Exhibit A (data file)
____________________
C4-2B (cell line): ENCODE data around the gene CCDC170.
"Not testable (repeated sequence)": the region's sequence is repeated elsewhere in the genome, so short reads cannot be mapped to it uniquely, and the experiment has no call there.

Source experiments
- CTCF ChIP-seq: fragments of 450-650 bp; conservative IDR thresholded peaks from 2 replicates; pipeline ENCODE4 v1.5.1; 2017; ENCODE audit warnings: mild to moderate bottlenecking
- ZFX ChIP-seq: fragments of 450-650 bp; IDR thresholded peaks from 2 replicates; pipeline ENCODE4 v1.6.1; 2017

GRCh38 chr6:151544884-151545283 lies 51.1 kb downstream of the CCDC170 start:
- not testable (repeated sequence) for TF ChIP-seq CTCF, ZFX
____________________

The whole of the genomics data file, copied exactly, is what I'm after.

C4-2B (cell line): ENCODE data around the gene CCDC170.
"Not testable (repeated sequence)": the region's sequence is repeated elsewhere in the genome, so short reads cannot be mapped to it uniquely, and the experiment has no call there.

Source experiments
- CTCF ChIP-seq: fragments of 450-650 bp; conservative IDR thresholded peaks from 2 replicates; pipeline ENCODE4 v1.5.1; 2017; ENCODE audit warnings: mild to moderate bottlenecking
- ZFX ChIP-seq: fragments of 450-650 bp; IDR thresholded peaks from 2 replicates; pipeline ENCODE4 v1.6.1; 2017

GRCh38 chr6:151544884-151545283 lies 51.1 kb downstream of the CCDC170 start:
- not testable (repeated sequence) for TF ChIP-seq CTCF, ZFX